The ex-wife of Devin Patrick Kelley, the 26-year-old gunman who killed 26 people in a rural Texas church last week, says she lived in “constant fear” of him during their brief marriage.
In her first TV interview since the massacre, Tessa Brennaman opened up about her relationship with Kelley, saying that the former Air Force member had threatened to kill her and her whole family, according to a clip published Friday on CBS News’ website.
“He just had a lot of demons or hatred inside of him,” said Brennaman, 25, who was Kelley’s first wife. She told CBS’ “Inside Edition” that her short marriage to Kelley was filled with abuse and described one violent interaction she had with him over a speeding ticket.
“He had a gun in his holster,” said Brennaman. “And he took that gun out and he put it to my temple and said, ‘Do you want to die? Do you want to die?’”
Kelley would choke, punch and kick her, she added. “There would be times where I would be on the floor curled up and having to protect my organs because he would be violently kicking me on my side.”
Brennaman contacted her sister and the Air Force about the abuse, but she said that Kelley threatened to kill her and her entire family if she told anyone. He even said to her: “I could just bury you somewhere here in the desert and nobody would ever find you.”
Brennaman, who married Kelley in April 2011, filed for divorce from him just over a year later. Around that same time, Kelley was charged with assaulting Brennaman and her child from a previous relationship. In November 2012, he pleaded guilty in a military court to strangling, striking and pulling the hair of Brennaman on multiple occasions, as well as fracturing his stepson’s skull. He was sentenced to 12 months’ confinement in a military prison.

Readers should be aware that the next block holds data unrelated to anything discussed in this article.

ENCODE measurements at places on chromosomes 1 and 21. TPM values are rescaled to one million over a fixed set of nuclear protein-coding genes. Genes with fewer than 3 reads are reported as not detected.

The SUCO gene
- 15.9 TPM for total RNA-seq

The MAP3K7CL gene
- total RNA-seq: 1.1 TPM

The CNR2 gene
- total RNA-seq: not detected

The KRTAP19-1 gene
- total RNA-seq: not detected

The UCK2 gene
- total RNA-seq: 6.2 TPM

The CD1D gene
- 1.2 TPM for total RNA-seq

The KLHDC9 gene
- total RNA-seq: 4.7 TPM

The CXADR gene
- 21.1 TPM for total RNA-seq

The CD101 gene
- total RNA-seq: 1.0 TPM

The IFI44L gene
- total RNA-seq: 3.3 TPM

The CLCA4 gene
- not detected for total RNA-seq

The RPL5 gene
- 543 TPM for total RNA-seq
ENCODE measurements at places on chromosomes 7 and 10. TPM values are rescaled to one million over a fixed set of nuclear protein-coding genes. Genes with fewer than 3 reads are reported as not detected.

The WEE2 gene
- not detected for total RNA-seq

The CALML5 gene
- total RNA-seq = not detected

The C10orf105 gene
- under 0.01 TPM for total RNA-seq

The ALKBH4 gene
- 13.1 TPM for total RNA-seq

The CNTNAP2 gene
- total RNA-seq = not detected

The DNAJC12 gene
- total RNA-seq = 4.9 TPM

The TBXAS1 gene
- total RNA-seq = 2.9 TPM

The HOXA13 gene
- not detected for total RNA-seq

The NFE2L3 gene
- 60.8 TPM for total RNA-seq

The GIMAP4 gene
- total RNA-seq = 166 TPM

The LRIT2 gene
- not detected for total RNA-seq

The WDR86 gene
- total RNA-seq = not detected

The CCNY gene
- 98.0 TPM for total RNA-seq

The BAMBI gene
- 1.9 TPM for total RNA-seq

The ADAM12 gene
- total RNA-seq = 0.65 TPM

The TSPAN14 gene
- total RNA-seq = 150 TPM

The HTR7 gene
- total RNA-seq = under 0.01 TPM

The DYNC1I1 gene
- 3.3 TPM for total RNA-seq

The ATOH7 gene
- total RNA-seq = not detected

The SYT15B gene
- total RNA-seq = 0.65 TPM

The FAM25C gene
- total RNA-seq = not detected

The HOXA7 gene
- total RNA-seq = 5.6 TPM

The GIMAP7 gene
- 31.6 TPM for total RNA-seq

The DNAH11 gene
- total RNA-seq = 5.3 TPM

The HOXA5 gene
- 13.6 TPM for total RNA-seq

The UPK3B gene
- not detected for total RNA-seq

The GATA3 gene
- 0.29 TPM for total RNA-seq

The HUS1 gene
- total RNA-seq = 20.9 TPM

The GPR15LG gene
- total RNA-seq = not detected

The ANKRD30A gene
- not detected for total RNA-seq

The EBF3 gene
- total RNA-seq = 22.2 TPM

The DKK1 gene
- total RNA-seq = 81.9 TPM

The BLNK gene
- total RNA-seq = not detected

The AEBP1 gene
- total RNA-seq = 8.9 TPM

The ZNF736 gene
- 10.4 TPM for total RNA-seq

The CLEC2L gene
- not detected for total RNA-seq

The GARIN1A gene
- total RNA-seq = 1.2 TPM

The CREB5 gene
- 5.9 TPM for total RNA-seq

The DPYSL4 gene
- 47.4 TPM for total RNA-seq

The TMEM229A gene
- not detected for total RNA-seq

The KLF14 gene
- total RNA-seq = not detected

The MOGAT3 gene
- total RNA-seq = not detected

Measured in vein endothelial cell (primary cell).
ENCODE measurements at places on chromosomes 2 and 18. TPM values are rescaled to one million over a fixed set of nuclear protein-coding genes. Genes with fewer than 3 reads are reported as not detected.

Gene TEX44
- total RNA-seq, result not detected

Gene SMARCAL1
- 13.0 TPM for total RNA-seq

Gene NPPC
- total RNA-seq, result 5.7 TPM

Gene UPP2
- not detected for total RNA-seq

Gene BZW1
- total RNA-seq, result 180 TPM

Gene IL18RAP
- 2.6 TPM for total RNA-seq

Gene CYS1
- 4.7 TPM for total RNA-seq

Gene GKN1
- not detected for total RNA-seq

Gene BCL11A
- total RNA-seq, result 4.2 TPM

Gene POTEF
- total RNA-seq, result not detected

After serving his sentence, he received a “bad conduct” discharge from the Air Force in 2014. Later that year, he married his second wife, Danielle Lee Shields.
The domestic violence conviction should have barred Kelley from purchasing firearms from licensed gun sellers. But the Air Force admitted Monday that it had failed to enter the conviction into a national database used by licensed gun sellers to determine whether an interested buyer is eligible to access firearms.
This glaring omission allowed Kelley to purchase an assault rifle from a sporting goods store in April that he would later use at the church where Shields’ relatives worshipped. Her grandmother was among those killed.
The Air Force has pledged to undergo “a comprehensive review of Air Force databases to ensure records in other cases have been reported correctly.”
This piece has been updated with added details about the abuse Brennaman suffered.
Watch Brennaman’s full interview with “Inside Edition” at 7 p.m. ET on Monday.
Need help? In the U.S., call 1-800-799-SAFE (7233) for the National Domestic Violence Hotline.